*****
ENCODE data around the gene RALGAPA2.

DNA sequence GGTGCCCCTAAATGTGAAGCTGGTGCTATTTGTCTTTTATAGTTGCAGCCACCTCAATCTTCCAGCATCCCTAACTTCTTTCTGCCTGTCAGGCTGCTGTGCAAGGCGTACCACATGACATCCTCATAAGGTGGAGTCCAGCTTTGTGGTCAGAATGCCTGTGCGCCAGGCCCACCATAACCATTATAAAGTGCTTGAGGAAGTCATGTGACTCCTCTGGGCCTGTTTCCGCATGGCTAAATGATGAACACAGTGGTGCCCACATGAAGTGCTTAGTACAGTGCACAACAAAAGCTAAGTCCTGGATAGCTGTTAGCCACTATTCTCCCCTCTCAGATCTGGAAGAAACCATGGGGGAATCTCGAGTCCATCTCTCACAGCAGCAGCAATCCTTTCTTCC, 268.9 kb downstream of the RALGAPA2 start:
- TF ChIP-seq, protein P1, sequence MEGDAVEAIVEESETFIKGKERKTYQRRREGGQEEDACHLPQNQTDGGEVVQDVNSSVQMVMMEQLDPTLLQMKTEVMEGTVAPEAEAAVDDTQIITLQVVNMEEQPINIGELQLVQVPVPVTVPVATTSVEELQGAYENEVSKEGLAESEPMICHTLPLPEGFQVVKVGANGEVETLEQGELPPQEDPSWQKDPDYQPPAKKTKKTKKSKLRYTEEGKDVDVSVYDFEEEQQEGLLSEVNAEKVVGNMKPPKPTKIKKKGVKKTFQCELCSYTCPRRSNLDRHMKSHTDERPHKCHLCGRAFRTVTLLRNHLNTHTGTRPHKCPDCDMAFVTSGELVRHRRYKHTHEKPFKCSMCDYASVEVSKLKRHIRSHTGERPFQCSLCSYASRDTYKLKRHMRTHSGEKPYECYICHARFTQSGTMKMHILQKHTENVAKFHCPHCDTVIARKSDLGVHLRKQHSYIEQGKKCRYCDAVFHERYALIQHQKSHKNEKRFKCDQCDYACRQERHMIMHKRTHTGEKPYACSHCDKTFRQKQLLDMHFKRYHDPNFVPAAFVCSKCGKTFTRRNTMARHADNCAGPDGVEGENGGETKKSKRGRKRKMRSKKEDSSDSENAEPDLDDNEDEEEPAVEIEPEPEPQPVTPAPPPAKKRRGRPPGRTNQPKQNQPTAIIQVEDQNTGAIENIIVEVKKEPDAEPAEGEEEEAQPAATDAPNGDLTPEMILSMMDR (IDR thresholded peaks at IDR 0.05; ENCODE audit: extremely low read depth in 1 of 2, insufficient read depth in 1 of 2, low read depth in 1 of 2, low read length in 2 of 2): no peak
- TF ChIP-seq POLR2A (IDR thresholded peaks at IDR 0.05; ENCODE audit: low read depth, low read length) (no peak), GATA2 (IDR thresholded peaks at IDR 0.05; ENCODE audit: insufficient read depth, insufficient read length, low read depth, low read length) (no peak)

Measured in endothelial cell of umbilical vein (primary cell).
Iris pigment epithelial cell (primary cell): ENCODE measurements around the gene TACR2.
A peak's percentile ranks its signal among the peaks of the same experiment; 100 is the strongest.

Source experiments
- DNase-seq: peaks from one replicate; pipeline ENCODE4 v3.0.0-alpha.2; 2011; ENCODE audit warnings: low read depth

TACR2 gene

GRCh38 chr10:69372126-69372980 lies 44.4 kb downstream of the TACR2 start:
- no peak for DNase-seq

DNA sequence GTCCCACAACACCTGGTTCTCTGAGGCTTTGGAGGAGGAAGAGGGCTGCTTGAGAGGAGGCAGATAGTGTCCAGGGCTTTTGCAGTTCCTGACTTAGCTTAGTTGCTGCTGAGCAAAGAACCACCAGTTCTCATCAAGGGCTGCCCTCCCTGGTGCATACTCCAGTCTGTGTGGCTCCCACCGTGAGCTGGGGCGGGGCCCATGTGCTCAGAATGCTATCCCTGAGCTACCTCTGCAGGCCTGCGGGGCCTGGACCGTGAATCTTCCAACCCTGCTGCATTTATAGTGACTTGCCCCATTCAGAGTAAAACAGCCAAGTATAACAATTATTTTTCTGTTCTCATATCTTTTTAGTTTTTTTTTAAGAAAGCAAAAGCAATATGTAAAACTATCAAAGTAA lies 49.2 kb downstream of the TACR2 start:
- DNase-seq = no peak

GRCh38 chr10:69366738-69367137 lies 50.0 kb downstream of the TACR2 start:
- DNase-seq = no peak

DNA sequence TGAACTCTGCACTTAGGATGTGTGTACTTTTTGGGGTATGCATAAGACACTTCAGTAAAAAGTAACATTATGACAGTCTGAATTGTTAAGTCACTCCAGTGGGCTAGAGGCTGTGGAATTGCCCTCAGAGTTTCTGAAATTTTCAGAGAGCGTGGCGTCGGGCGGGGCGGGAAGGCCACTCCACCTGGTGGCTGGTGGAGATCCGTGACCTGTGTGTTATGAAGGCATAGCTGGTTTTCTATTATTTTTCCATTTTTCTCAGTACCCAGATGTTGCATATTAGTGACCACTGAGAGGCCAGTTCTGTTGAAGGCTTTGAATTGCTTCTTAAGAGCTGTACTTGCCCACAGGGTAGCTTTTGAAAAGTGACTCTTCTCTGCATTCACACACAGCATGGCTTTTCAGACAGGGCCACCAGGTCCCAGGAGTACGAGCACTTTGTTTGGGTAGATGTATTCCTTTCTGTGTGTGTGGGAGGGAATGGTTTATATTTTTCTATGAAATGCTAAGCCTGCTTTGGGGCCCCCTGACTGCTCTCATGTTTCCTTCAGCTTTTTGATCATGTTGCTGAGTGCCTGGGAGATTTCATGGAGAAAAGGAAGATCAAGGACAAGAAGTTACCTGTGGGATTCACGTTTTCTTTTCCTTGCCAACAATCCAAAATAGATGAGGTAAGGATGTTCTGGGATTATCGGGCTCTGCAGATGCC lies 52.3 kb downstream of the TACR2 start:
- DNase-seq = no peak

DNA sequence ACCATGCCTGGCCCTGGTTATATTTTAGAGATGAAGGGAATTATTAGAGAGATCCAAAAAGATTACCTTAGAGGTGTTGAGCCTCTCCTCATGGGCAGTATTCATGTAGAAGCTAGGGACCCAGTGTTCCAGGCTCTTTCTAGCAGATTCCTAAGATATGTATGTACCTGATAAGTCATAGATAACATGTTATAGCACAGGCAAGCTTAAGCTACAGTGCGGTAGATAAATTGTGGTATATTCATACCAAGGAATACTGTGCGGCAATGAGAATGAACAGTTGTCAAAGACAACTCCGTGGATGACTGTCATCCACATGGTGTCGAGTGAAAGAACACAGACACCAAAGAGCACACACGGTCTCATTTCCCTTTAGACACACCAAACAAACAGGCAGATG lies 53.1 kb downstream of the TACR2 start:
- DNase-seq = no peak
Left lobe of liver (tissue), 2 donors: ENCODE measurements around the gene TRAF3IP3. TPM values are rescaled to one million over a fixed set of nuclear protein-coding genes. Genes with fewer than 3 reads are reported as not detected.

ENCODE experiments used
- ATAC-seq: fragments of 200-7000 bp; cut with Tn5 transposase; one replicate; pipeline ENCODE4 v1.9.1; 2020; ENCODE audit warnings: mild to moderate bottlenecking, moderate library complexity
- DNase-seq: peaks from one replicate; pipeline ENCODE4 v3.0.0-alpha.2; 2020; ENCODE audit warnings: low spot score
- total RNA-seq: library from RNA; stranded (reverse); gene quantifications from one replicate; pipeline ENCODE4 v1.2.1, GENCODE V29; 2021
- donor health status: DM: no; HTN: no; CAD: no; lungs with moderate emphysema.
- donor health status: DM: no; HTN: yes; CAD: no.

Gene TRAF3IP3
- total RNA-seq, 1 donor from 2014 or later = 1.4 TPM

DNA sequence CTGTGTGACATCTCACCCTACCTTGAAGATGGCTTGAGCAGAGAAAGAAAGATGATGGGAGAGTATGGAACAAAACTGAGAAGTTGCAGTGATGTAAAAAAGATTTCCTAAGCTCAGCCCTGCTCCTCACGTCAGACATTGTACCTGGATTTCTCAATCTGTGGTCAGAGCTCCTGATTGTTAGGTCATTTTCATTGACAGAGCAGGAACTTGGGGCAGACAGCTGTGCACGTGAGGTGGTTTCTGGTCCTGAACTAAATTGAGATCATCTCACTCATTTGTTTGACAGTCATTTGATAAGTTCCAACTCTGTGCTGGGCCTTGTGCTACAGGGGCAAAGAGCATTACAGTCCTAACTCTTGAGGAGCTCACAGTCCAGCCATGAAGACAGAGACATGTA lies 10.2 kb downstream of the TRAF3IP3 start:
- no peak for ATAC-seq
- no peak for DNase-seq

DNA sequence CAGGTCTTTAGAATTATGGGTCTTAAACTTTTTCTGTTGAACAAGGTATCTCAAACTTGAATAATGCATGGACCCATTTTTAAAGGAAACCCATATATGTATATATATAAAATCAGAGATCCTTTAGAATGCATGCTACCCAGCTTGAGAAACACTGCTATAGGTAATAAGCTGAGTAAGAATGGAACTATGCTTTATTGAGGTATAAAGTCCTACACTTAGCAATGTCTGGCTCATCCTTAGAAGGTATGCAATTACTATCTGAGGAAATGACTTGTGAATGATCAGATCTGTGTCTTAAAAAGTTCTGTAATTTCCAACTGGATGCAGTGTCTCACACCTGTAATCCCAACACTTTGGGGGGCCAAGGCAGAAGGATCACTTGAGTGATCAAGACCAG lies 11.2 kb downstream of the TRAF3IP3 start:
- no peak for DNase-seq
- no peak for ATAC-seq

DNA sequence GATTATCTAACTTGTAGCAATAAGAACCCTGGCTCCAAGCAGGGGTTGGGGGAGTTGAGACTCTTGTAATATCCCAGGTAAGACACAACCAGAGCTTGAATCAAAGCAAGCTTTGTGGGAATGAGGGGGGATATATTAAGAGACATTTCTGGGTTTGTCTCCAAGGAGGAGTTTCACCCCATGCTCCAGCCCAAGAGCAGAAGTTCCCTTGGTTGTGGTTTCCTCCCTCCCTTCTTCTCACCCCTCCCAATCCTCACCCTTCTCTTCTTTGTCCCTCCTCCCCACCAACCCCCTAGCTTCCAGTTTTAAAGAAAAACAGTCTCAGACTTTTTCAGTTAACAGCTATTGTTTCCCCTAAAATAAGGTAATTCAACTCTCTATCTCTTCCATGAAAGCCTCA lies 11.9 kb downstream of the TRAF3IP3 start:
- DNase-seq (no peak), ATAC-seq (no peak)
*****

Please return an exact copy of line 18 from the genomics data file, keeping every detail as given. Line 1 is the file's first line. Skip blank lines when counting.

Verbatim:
- DNase-seq = no peak